Ukrainian forces have gone on the offensive in Bakhmut, the Donetsk city that has been the epicenter of the war in eastern Ukraine, Deputy Defense Minister Hanna Malyar said on Telegram on June 7. She said Ukrainian troops advanced in different areas by as much as 1,100 meters over the past day. "The enemy in this direction went on the defensive, trying to hold occupied positions," Malyar said. Earlier, the commander of Ukraine's ground troops, Oleksandr Syrskiy, said his forces continued to advance on the northern and southern flanks of Bakhmut. Ukrainian defenders put up a stark, monthslong defense in Bakhmut. To read the original stories by RFE/RL's Ukrainian Service, click here and here.
Finland To Expel Nine Russian Embassy Employees Over 'Intelligence' Activities
Finland will expel nine diplomats from the Russian Embassy in Helsinki for "acting in an intelligence capacity," the Finnish president's office said on June 6. "Their actions are contrary to the Vienna convention on diplomatic relations," the president's office said in a statement, adding that it would inform the Russian ambassador of the expulsions. The decision was made at a meeting between Finnish President Sauli Niinisto and the country's ministerial committee on foreign and security policy. To read the original story by Reuters, click here.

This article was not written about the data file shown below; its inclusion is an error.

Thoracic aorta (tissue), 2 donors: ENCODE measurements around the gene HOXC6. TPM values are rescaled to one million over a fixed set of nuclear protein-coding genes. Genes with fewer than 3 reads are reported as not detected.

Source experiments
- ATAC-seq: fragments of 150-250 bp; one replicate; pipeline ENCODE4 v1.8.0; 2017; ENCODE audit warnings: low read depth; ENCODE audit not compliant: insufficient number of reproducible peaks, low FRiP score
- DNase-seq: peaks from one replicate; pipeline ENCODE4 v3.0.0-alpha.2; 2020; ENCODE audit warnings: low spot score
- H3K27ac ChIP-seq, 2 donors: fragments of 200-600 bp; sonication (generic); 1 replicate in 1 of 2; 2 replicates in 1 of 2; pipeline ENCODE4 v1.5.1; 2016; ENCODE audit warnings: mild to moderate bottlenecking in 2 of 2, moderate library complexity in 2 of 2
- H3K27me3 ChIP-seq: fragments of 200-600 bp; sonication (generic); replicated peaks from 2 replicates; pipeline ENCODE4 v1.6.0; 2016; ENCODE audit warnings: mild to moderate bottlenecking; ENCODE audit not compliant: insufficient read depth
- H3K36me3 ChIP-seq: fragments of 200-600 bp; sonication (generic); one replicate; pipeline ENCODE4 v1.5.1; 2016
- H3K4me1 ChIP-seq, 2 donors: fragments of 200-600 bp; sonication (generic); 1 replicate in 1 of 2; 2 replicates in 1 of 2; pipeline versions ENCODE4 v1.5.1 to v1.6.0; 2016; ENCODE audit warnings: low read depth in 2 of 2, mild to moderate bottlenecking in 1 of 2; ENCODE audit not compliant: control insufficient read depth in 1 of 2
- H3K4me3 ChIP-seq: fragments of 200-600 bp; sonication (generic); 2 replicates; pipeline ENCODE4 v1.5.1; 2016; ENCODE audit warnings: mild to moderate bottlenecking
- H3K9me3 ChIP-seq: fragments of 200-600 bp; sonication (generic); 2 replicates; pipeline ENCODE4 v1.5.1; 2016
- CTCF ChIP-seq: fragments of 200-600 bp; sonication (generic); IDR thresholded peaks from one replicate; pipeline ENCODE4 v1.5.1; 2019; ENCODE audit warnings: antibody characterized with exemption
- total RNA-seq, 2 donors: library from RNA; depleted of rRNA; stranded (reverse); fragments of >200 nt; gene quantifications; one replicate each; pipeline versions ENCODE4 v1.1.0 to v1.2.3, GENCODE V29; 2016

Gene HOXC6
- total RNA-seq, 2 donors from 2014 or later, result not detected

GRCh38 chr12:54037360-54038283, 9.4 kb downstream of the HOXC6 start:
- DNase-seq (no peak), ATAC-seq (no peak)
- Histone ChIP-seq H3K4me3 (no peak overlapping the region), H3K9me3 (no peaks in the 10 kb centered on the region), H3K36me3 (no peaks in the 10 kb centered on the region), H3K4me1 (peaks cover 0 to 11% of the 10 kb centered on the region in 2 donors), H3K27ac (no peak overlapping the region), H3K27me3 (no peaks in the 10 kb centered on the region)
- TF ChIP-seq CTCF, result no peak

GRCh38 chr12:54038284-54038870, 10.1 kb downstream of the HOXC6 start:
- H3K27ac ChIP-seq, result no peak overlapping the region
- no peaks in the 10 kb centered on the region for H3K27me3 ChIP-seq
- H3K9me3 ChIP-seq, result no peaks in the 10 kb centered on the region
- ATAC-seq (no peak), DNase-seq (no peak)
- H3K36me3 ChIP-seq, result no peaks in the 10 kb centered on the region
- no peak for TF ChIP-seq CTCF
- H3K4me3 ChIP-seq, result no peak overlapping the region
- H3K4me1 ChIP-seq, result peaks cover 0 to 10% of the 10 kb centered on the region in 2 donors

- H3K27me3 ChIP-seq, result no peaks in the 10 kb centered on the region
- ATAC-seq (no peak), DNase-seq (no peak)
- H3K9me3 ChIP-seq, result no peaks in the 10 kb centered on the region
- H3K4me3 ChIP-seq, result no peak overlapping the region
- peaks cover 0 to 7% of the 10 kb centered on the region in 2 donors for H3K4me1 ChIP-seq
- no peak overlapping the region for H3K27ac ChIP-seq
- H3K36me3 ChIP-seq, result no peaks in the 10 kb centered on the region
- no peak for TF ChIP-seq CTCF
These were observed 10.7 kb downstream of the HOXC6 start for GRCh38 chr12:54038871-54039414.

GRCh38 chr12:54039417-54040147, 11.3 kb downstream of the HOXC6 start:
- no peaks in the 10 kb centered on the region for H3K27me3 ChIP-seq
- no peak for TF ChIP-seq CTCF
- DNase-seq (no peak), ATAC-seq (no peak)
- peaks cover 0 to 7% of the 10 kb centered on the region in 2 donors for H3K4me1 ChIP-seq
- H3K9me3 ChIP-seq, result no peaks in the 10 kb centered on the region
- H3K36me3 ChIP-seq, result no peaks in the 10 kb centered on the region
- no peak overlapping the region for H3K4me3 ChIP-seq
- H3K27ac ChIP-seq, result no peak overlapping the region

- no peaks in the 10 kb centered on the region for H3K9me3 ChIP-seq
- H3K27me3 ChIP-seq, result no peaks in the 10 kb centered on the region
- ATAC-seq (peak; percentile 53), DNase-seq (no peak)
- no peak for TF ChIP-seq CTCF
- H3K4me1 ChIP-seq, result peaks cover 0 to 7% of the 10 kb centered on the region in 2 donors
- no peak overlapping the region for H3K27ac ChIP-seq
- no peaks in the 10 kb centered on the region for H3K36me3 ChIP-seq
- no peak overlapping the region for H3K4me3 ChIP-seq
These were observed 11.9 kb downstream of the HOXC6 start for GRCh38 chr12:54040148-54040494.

Iranian Students Say Authorities Ratcheting Up Pressure On Campus Over Dress Code
Iranian student organizations have reported a significant wave of summonses at the University of Science and Technology in Tehran in a continued tightening of supervision of the dress code after months of unrest sparked by the death of a young woman for allegedly wearing a head scarf improperly.
The country's Student Guild Councils reported on June 5 that, during the past week, a significant number of students from the University of Science and Technology were summoned to the Disciplinary Committee, as well as at least 11 professors. The reasons cited for these summonses ranged from a refusal to comply with mandatory hijab rules to what university authorities have termed "inappropriate dress".
In addition to the summoning of students to the Disciplinary Committee, patrolling security forces have reportedly harassed students under the pretext of the dress code while they are walking on the university campus.
The Student Guild Councils said the intrusion into the lives of students has even extended to the dormitories, where curfew infractions have been cited.
In addition to students, at least 11 professors at the University of Science and Technology have also been summoned by the Faculty Disciplinary Board in recent days. They said they were summoned for signing a statement protesting against "the attacks carried out on schools and female students."